Bacteriological Quality and Possible Health Effects of Gravity-Piped Water in Hohoe District of Ghana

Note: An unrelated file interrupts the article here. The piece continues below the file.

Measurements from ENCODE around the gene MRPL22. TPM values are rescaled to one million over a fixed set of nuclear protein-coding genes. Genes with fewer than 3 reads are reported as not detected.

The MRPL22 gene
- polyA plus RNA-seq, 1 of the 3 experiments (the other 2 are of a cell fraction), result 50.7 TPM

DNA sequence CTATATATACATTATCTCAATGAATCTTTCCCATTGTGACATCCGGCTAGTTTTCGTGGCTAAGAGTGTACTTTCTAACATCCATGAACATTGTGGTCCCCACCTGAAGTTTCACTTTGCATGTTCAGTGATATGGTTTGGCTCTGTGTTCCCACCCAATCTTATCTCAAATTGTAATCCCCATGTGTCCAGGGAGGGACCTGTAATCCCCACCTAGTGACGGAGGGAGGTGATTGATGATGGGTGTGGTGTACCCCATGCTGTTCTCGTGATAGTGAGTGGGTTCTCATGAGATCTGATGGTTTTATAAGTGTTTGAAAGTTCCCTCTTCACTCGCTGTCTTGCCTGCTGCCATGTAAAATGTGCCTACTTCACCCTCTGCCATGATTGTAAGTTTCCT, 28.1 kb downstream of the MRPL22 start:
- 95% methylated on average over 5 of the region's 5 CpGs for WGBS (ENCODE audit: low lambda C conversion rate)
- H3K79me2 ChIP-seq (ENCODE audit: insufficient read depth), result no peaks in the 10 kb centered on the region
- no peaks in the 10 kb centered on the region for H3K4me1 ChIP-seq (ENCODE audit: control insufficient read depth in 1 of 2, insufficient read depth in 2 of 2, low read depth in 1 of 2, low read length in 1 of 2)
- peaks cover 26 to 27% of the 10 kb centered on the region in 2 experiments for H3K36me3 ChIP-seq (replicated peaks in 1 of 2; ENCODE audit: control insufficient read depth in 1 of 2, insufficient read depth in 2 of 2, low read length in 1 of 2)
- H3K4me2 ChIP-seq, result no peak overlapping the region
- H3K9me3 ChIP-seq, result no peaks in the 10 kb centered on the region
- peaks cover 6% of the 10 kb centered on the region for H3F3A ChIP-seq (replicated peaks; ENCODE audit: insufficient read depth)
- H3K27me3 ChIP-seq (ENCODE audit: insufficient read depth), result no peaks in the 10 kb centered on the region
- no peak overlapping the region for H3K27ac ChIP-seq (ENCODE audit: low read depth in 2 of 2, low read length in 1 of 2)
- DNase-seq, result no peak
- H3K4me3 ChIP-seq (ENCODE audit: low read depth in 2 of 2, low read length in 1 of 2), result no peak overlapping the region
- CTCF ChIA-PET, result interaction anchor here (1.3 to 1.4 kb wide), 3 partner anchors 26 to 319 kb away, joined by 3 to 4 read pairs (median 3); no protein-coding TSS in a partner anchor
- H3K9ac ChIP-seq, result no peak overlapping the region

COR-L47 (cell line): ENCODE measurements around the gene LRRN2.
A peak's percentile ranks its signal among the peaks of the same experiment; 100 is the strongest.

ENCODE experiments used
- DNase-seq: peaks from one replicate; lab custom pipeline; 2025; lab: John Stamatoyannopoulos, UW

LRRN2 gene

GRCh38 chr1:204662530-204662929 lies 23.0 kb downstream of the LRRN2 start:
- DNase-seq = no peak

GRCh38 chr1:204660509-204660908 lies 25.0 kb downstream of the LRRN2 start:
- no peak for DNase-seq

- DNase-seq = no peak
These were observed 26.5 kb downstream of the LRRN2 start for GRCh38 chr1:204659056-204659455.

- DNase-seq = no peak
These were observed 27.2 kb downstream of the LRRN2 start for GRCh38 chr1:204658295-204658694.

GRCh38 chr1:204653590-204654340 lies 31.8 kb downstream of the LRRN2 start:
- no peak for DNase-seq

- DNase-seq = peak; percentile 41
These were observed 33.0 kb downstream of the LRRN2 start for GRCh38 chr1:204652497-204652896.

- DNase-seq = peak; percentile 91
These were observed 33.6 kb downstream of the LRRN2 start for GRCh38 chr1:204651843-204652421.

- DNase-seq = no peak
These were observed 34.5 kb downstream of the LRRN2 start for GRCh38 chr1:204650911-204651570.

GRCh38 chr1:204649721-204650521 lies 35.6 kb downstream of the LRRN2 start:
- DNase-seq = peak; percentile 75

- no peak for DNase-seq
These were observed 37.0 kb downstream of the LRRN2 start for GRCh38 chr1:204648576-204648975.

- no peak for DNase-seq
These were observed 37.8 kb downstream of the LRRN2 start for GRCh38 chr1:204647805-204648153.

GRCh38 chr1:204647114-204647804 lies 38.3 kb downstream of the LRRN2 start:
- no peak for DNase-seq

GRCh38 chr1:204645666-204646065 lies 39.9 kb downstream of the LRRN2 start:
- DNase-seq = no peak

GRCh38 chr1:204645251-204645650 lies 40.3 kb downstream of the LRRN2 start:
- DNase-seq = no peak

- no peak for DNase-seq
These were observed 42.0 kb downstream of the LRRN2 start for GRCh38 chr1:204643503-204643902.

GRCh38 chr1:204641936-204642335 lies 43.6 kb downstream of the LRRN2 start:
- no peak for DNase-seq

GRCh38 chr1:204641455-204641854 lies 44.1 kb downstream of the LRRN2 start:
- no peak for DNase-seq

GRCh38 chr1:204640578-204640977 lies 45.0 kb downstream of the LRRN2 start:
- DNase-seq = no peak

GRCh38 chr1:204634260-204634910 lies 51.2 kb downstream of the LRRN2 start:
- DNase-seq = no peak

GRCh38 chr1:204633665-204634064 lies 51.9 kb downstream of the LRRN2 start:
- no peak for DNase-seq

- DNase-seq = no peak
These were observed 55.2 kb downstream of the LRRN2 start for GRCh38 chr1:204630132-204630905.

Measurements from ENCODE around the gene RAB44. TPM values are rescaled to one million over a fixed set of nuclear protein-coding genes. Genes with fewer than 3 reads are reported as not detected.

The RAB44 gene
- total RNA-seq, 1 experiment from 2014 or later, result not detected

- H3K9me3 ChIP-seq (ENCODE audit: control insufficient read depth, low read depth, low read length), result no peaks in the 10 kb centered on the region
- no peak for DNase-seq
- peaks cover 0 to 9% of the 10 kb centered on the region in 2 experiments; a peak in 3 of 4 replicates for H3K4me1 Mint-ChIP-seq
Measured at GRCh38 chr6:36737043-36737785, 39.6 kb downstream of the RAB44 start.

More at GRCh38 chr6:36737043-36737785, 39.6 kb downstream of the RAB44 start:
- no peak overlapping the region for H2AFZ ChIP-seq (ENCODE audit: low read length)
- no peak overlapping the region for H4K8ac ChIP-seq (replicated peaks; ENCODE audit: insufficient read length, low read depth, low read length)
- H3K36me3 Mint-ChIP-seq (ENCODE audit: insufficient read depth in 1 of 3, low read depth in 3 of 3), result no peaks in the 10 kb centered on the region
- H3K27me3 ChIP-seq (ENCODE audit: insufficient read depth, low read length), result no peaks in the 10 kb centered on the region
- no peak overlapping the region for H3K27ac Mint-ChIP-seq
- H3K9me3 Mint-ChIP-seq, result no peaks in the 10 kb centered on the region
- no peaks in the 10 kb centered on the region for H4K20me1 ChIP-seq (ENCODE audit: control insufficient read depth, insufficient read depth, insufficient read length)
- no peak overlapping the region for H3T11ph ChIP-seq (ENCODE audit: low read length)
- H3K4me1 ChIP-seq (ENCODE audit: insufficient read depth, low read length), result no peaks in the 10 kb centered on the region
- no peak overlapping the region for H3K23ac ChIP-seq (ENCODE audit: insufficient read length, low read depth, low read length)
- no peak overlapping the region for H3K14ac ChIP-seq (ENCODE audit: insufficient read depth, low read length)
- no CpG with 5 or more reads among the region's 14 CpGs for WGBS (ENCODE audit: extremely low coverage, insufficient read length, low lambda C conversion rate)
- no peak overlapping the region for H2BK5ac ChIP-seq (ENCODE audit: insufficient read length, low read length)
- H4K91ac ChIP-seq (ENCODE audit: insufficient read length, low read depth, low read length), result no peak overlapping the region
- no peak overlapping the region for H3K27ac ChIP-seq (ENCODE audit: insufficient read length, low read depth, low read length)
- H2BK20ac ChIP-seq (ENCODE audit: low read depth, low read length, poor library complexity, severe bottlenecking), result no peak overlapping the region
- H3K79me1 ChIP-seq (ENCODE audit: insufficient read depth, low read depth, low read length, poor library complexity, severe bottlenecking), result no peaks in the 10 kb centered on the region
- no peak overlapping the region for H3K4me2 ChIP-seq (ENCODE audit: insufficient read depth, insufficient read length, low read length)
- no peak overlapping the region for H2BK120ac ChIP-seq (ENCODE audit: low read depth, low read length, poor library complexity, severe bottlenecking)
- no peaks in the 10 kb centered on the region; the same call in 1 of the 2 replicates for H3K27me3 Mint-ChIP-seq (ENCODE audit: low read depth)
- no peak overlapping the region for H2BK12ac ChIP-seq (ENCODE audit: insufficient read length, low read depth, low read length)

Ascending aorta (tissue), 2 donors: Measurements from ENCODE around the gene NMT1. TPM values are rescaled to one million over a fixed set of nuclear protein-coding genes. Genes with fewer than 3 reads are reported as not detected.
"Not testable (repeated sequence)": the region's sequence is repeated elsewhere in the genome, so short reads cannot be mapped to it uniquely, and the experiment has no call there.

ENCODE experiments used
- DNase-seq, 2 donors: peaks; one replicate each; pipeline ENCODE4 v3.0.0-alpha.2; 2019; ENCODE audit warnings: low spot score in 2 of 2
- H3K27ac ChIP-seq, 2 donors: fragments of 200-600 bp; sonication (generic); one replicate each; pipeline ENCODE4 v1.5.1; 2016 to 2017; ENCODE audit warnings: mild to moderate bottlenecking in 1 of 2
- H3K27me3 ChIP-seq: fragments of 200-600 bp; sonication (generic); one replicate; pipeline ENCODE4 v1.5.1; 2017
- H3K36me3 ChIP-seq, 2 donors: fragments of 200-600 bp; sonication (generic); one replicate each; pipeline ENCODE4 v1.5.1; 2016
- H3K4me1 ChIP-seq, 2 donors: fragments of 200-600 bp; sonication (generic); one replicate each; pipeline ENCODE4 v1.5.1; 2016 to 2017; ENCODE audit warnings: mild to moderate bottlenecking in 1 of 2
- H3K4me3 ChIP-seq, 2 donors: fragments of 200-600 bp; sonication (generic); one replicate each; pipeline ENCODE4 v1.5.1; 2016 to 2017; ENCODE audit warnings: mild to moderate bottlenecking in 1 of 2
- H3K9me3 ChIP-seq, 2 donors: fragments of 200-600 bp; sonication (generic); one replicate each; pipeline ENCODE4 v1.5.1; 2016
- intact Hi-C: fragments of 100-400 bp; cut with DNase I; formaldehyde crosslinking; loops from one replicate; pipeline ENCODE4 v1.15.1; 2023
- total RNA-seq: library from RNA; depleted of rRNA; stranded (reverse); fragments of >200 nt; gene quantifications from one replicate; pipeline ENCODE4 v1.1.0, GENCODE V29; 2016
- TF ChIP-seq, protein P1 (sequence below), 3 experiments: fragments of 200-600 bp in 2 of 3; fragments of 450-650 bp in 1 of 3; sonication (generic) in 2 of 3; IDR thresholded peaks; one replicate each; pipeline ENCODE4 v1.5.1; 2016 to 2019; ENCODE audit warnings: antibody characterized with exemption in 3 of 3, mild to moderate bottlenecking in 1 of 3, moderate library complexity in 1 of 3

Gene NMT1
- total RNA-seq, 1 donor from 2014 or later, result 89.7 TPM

AbstractA simple technology termed Gravity-Piped Water System (GPWS) has been used in the Hohoe District in the Volta Region of Ghana to provide drinking water without any disinfection treatment. Ten years after the establishment of the GPWS, there were complains about the incidence of diarrhoea diseases, colouration of water and sediment in some of the systems put in place to provide potable water. The paper reports on bacteriological quality and health implications of water at various points (source, reservoir, standpipe and individual homes) of four GPWS in four communities in the Hohoe District over two seasonal regimes for three consecutive years, 2005–2007. Conventional cultural methods, as specified by APHA (1995), were used to detect the resident faecal and total coliform bacteria. Biochemical methods, employing API 20E identification kit and serological tests, were used to confirm the presence of bacteria species and diarrhoeagenic agents, respectively. Structured questionnaires were used to obtain medical information. With the exception of the source at one of the communities, Nyagbo Israel, all points of the GPWS were heavily contaminated with Enterobacteria. Ten gram-negative nonsporing bacteria of possible health consequences belonging to the family Enterobacteriaceae were isolated from water samples at all points. The presence of diarrhoeagenic agents, enterotoxigenic E. coli (ETEC), enteropathogenic Escherichia coli (EPEC), Salmonella and Shigella species were confirmed. All the systems showed a trend of reduction in parameters from source to tap, with no significant elevations in the homes. Enteric diseases peaked in rainy seasons (August-October). Medical reports support a strong link between diarrhoeal incidence and water used. The practical implications of the findings are discussed.
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